ALL living things have adapted ways to deal with hot and cold fluctuations.
Humans have developed a relatively small margin of comfort, about 23-27 degrees, depending on metabolism and body fat. This is because we have become more adept at adjusting our environment with everything from clothing to shelter.
But to cool our core body temperature, our limited options are to pass air across our sweaty skin or immerse ourselves in a cooler environment like a mass of water or an air-conditioned space.
We pay for this comfort, and how much depends on a lot of factors, but a ballpark figure to run a ceiling fan for eight hours a night is about 16 cents, as opposed to air-conditioning your bedroom for about $1.36.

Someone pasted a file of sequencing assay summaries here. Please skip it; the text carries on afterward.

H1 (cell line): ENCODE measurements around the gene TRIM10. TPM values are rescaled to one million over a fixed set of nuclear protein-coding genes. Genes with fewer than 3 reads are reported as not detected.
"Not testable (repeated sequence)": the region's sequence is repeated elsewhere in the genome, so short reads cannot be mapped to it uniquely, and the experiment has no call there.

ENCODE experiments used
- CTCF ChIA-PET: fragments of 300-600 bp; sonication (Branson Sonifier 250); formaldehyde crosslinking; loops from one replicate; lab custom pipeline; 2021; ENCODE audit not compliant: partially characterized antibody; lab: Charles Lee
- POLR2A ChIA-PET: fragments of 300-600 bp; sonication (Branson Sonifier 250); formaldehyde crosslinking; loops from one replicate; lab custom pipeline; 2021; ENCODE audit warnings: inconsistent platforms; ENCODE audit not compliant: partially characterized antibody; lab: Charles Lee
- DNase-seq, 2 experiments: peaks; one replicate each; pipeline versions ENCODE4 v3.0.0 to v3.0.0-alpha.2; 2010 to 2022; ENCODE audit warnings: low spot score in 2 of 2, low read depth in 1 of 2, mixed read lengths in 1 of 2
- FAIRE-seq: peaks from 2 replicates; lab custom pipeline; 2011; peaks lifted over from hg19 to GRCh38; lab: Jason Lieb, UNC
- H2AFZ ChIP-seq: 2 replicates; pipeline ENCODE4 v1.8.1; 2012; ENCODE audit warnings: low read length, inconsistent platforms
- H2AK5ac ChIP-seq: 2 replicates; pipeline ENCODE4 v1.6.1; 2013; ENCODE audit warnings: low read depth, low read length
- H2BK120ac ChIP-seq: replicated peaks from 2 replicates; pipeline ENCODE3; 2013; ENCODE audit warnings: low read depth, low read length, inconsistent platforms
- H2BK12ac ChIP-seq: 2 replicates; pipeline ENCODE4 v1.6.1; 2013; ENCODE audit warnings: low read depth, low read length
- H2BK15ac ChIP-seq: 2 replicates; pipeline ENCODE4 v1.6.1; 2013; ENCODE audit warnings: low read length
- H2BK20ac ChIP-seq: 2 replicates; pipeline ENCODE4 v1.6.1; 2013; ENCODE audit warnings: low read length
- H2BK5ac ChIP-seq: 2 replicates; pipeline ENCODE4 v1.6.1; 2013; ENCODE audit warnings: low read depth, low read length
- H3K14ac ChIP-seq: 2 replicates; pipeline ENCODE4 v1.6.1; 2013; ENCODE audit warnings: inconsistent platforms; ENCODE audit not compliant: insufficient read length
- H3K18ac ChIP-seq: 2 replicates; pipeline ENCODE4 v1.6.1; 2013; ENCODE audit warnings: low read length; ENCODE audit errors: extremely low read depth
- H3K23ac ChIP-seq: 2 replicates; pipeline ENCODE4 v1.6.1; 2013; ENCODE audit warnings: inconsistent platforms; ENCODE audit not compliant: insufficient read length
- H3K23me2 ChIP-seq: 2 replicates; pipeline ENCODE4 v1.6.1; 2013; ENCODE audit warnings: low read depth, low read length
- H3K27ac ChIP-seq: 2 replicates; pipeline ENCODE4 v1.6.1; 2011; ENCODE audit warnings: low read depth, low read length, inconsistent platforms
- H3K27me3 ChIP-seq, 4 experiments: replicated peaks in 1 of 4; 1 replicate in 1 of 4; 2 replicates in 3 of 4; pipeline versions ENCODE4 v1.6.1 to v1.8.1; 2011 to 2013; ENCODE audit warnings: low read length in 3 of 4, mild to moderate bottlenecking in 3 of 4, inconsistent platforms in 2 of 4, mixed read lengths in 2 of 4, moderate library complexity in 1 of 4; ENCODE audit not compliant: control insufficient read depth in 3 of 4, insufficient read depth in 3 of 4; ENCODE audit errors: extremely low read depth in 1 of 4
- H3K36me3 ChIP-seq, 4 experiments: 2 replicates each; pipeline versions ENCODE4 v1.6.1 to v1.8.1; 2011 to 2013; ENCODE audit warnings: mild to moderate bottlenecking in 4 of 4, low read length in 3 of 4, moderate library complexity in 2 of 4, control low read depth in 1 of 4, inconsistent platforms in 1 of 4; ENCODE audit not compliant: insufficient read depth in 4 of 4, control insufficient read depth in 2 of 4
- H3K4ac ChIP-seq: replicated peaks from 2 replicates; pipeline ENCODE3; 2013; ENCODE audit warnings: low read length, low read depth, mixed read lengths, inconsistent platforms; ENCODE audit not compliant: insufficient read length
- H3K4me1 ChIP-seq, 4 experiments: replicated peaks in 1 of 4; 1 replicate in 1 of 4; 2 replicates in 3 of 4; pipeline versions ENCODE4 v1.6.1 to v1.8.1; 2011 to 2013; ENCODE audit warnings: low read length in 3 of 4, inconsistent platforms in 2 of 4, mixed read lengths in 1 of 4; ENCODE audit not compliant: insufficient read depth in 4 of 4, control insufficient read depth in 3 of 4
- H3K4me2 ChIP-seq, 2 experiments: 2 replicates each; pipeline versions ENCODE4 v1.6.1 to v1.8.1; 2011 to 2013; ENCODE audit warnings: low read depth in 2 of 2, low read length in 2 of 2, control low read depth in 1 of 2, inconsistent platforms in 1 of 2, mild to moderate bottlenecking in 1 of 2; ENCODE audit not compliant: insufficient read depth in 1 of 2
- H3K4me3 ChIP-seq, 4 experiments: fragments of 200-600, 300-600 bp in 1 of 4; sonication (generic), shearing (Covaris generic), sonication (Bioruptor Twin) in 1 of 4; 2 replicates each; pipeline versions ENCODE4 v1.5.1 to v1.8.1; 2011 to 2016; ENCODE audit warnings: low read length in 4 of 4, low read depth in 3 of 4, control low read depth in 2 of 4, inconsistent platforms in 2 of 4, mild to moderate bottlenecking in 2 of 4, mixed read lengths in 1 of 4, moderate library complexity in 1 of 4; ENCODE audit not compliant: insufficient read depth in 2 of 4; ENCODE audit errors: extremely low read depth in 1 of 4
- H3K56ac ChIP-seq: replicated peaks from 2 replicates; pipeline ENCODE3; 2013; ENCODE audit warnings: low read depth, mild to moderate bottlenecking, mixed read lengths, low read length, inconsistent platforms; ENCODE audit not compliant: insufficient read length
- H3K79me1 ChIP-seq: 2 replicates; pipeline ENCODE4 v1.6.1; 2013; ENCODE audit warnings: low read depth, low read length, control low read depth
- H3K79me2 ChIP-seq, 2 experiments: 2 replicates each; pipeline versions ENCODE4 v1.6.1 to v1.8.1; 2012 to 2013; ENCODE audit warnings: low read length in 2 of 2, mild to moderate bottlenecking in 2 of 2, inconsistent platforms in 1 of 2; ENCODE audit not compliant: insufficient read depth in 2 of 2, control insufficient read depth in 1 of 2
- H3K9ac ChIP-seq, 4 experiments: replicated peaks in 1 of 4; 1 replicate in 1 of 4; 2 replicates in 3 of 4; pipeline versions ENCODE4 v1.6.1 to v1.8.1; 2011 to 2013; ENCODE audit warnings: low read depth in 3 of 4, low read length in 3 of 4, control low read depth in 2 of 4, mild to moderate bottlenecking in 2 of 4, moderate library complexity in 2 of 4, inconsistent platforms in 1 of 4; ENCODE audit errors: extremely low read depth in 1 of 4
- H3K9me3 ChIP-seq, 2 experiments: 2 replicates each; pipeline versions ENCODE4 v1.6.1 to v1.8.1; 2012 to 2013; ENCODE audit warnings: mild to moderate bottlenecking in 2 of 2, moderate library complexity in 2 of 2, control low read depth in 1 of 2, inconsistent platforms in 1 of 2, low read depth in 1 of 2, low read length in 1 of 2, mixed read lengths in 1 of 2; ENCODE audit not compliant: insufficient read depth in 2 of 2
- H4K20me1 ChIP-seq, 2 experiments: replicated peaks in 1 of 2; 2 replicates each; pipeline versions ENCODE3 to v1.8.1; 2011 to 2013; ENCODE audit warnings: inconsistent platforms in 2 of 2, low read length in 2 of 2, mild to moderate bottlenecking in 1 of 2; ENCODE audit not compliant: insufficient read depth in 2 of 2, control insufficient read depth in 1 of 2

So, running the air-con is about the same price per quarter as running your fridge, TV, dishwasher and washing machine combined.
On the other hand, if you get a good night’s sleep, it may add a lot more value than $1.36 to your productivity the next day!
It will be about half the cost if you use night rate electricity tariffs, a well-insulated room, covered glass and sealed openings.
It sounds cheap, but a common mistake is when people start to overrate their comfort and want ducted air-con in all their rooms all the time, and then the price will be going up by a factor of 10 or 20 times.
There is also an environmental cost of pollution created by the production of electricity, and consumers assume that the provider will cover this cost, but it doesn’t.
In reality, to provide some people with air-conditioned comfort, we all end up with a lower-quality atmosphere.